“Now, after the death of George Floyd and many others, you see this complete shift in sensibility where a majority of white Americans, Black Americans, Latino Americans, and Asians support the Black Lives Matter movement,” said Millet. “And one of the things that was really one of the happiest things that I see lately was in my own neighborhood, two blocks from where I grew up in Brooklyn, there was a rally for thousands of people in support of trans Black women’s lives–saying their lives mattered as well. We need to make sure that communities are at the center of the response and at the center of providing solutions for some of these health crises.”
Visit AIDS2020.org for information about the conference. Presentations and materials from the conference will be made available to the general public at the end of July, 2020 through the conference website.
In a recently published report in JAIDS, Willi McFarland, MD, PhD and colleagues describe HIV seroconversion trends among trans women in San Francisco from 2017 – 2019 collected in the TransNational Study. Young trans women (aged 18 – 24) had a significantly higher HIV incidence, as did Latinx trans women and trans women of color.
“Perhaps the most disheartening finding is the elevated HIV incidence among young trans women,” the authors said. “The nearly four-fold higher incidence among transgender youth predicts a continuing high burden of infection for years to come.”
“San Francisco is a small city with a lot of services for trans folks,” said Erin Wilson, DrPh, MPH, who reported some results from the study at IAS 2019. “This substantial transmission continues despite unparalleled access to gender-affirming medical procedures and social services.”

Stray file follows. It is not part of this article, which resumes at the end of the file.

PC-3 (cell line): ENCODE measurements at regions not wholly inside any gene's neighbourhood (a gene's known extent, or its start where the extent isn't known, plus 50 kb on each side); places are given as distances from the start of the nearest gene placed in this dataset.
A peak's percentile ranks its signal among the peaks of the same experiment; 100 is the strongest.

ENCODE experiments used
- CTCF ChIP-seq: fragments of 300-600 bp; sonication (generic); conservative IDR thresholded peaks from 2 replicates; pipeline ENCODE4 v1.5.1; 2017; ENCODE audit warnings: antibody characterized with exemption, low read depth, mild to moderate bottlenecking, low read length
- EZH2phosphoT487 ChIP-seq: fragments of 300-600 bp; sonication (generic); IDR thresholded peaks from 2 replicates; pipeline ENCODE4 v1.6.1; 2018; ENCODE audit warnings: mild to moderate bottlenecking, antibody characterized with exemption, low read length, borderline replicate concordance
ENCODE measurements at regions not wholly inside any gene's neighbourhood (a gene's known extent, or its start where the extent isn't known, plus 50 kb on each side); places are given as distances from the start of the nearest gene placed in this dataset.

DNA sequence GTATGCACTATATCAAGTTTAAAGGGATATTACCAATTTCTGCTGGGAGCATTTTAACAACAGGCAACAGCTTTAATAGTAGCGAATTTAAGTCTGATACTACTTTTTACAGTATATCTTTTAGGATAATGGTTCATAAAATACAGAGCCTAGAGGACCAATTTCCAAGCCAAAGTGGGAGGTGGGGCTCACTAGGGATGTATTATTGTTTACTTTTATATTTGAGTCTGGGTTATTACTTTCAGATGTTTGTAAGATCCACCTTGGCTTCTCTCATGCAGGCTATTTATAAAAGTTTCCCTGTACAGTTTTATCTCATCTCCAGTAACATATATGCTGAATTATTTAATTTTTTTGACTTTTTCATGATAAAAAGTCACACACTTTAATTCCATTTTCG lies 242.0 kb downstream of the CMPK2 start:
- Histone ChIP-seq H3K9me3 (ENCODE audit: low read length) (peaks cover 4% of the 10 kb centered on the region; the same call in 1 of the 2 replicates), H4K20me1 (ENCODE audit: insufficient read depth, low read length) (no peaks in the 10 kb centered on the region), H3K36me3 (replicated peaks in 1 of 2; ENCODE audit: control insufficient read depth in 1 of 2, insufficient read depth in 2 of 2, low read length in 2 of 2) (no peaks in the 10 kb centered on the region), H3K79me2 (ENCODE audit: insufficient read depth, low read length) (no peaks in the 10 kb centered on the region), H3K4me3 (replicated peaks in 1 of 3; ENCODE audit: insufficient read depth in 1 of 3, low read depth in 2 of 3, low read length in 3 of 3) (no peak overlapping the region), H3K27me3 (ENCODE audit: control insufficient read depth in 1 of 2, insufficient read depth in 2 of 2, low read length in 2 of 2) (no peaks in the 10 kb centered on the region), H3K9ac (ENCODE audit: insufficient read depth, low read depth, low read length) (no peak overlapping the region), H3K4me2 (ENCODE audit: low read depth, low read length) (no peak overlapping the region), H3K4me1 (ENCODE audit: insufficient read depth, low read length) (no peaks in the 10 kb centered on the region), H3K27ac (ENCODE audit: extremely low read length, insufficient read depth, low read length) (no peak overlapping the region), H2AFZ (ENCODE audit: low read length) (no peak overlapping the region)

The TransNational Study enrolled a total of 415 HIV-negative trans women, with 377 completing the 18-month study. Over the course of the study, participants received HIV testing, referrals to PrEP, and referrals to HIV care (for those who tested positive during the study). There were eight seroconversions that occurred over the course of the study, for an overall incidence rate of 1.3 per 100 person years (py).
The trans women who seroconverted were significantly more likely to be young, identify as Latinx or a trans woman of color, have a history of incarceration, and be without health insurance.
Young trans women ages 18 – 24 had an HIV incidence rate significantly higher than trans women who were older (3.7 per 100 py versus 1.2 per 100 py). Latinx trans women (2.6 per 100 py) and trans women of color (2.2 per 100 py) had significantly higher incidence rates than white trans women. Trans women who had been incarcerated (2.3 per 100 py) and those without health insurance (5.8 per 100 py) also experienced higher HIV incidence rates.
“Structural factors disproportionately affecting trans women of color are also tied to poor HIV care outcomes and suboptimal access to HIV prevention use,” the authors said. “Such risks are exacerbated in our city, which has wide disparities in wealth, housing and employment opportunities.”
Erin Wilson, DrPH, MPH shares research conducted with trans women in San Francisco, and explains why simply providing accessible gender-affirming services and HIV prevention and care isn’t enough to offset the inequities, discrimination and disadvantages that trans women may experience.
Resources for trans women in San Francisco:
STRIDE: Transgender Hormone Therapy Program at St. James Infirmary
You can access a variety of gender-affirming care options including hormone prescriptions, hormone level checks, and hormone injection assistance, in addition to peer support through our TransLife social support program.
Transgender Clinic of Tom Waddell Health Center
In addition to gender-affirming care, you can access multidisciplinary primary care for all medical issues (not just issues related to gender), and mental health and social services. Call the voicemail line at 415-355-7588 for info about services during COVID-19.
Transgender Health at San Francisco Community Health Center
Access gender-affirming interventions, including hormone therapy, surgery, facial hair removal, interventions for the modification of speech and communication, and behavioral adaptations such as genital tucking or packing, or chest binding. Trans Thrive is currently suspended during COVID-19, but essential health services are being provided essential services to trans and gender non-conforming community members.